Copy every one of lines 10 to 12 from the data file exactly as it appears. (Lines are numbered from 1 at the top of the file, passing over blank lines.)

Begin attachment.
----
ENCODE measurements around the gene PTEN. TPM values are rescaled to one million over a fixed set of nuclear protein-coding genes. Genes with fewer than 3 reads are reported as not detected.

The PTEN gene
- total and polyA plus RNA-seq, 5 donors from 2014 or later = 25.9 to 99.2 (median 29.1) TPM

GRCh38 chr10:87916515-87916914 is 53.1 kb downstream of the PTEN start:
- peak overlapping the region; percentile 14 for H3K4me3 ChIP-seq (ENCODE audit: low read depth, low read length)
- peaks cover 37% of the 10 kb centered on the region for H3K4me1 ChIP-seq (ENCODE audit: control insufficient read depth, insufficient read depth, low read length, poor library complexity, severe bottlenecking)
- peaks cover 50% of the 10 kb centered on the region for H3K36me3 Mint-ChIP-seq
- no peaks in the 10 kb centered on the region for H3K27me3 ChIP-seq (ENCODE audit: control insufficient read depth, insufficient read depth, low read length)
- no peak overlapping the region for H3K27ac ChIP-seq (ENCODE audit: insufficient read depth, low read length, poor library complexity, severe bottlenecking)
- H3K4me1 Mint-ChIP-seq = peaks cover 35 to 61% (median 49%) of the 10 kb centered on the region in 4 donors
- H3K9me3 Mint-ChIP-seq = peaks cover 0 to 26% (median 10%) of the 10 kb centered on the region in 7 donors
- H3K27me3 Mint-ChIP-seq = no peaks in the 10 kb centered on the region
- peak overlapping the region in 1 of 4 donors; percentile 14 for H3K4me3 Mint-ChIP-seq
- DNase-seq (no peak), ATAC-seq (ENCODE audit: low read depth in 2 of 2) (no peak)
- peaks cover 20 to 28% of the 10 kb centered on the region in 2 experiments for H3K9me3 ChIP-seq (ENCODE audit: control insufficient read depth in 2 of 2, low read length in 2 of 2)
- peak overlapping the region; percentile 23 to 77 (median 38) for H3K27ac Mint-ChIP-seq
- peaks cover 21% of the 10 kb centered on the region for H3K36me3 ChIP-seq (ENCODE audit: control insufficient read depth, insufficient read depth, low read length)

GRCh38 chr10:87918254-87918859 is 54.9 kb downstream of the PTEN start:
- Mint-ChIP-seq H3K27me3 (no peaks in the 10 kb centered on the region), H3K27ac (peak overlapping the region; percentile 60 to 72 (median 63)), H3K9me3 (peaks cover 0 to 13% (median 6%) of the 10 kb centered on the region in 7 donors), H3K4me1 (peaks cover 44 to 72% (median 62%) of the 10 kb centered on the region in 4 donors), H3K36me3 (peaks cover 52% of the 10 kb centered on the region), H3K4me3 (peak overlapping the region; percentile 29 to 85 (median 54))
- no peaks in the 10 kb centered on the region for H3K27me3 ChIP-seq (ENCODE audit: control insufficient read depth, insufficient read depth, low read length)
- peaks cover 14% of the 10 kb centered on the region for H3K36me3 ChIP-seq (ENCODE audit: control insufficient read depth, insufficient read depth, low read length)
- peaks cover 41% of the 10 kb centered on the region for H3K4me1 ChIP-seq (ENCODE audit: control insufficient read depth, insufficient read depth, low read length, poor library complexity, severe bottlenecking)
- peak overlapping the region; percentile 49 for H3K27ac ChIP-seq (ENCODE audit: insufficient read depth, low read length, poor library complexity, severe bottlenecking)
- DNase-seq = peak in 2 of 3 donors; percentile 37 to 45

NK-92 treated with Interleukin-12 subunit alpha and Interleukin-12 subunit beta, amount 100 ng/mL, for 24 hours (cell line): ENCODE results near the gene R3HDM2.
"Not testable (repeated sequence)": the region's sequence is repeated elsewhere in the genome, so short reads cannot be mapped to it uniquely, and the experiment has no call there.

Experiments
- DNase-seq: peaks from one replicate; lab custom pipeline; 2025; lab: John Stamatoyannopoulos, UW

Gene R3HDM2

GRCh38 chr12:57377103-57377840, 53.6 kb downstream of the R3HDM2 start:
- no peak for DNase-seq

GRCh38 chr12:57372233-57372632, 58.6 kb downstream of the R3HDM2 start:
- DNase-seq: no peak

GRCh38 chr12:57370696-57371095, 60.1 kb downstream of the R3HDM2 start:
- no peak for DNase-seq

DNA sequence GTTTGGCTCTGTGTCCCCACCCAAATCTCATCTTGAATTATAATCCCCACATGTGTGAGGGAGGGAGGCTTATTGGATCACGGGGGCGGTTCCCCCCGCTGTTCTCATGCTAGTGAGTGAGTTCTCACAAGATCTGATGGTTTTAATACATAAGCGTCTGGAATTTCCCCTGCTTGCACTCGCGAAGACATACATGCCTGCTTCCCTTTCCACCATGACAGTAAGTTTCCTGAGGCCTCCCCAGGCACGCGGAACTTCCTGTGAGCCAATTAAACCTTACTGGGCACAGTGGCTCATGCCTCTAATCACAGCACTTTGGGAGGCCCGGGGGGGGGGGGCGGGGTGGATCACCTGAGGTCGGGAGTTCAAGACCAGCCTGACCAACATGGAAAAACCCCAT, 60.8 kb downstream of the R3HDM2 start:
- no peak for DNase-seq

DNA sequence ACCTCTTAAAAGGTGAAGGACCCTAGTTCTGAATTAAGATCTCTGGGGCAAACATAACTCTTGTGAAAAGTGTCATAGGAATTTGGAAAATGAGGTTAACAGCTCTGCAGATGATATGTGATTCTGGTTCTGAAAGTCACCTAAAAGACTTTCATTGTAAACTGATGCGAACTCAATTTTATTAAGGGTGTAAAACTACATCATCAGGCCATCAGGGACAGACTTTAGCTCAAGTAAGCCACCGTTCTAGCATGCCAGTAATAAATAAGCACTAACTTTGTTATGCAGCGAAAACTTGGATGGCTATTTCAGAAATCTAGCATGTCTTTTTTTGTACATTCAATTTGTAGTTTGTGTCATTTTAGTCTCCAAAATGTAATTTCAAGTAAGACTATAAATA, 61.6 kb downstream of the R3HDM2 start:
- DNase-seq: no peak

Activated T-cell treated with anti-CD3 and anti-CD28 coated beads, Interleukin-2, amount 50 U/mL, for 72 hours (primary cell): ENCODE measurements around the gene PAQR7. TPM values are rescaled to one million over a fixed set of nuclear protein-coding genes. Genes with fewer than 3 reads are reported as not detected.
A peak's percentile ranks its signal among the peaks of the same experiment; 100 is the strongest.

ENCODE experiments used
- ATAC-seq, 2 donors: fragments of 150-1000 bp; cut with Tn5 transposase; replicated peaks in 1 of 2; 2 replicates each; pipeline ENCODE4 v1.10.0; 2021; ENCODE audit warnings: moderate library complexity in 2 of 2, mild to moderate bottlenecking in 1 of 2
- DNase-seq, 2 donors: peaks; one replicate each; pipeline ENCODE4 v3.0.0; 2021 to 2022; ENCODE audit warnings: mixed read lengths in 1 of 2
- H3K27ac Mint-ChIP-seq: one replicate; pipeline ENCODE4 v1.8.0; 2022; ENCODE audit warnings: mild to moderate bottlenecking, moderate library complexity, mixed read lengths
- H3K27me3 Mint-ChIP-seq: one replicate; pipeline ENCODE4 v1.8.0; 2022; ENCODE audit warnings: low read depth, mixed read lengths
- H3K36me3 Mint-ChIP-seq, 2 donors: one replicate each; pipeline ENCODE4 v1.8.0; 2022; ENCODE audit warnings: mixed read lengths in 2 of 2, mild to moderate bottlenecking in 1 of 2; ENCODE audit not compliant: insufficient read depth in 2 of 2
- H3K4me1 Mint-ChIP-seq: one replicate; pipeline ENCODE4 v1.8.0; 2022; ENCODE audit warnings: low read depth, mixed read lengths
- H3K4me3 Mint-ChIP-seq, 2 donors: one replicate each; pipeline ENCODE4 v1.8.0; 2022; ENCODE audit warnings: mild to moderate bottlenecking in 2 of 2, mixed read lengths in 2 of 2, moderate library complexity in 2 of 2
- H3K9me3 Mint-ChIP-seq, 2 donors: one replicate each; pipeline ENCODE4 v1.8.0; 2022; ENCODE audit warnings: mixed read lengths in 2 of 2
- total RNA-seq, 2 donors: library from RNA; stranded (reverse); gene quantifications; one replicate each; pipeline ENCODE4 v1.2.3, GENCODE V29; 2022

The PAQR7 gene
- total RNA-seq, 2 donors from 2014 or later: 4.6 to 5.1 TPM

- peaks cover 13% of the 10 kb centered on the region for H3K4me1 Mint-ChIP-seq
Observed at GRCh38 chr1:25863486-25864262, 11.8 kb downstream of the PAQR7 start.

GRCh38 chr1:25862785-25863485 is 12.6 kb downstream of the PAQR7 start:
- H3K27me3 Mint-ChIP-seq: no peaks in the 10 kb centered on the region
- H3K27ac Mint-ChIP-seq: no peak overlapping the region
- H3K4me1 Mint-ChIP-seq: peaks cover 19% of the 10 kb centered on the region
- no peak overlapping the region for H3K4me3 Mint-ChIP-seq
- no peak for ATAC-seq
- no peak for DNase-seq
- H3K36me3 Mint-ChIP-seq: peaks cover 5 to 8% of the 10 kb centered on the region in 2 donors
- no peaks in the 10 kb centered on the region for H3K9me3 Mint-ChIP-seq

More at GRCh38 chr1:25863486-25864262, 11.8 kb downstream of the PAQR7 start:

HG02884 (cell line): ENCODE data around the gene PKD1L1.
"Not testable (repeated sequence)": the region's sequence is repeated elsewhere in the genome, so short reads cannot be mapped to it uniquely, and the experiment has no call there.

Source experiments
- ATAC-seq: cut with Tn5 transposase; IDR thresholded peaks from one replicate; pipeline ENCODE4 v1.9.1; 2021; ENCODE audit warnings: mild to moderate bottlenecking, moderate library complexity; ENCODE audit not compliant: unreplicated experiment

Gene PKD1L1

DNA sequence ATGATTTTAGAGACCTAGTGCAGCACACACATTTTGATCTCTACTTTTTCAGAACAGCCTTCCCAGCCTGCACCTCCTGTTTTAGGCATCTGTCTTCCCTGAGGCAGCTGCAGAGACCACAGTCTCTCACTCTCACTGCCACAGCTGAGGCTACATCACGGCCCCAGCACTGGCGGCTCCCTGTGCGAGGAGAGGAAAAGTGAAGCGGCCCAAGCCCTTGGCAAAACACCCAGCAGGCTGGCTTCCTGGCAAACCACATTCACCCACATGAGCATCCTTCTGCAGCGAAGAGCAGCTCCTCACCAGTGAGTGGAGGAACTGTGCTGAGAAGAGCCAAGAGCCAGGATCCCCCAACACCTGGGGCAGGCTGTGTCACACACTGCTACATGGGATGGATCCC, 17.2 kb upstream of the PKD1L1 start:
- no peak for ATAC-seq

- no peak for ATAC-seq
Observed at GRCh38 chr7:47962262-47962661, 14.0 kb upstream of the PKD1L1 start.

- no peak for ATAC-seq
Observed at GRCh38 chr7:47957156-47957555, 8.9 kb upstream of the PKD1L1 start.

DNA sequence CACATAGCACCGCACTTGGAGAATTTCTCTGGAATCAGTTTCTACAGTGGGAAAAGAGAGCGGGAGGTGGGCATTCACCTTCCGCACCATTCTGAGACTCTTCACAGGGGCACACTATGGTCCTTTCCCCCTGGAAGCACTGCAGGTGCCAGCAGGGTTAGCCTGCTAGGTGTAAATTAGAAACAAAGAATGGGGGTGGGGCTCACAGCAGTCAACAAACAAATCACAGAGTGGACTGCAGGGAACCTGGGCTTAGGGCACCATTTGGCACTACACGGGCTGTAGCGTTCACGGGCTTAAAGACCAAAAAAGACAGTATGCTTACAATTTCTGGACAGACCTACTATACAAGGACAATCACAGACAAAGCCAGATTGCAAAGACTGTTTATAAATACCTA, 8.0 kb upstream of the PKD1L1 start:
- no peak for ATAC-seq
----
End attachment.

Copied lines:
- H3K4me1 Mint-ChIP-seq = peaks cover 35 to 61% (median 49%) of the 10 kb centered on the region in 4 donors
- H3K9me3 Mint-ChIP-seq = peaks cover 0 to 26% (median 10%) of the 10 kb centered on the region in 7 donors
- H3K27me3 Mint-ChIP-seq = no peaks in the 10 kb centered on the region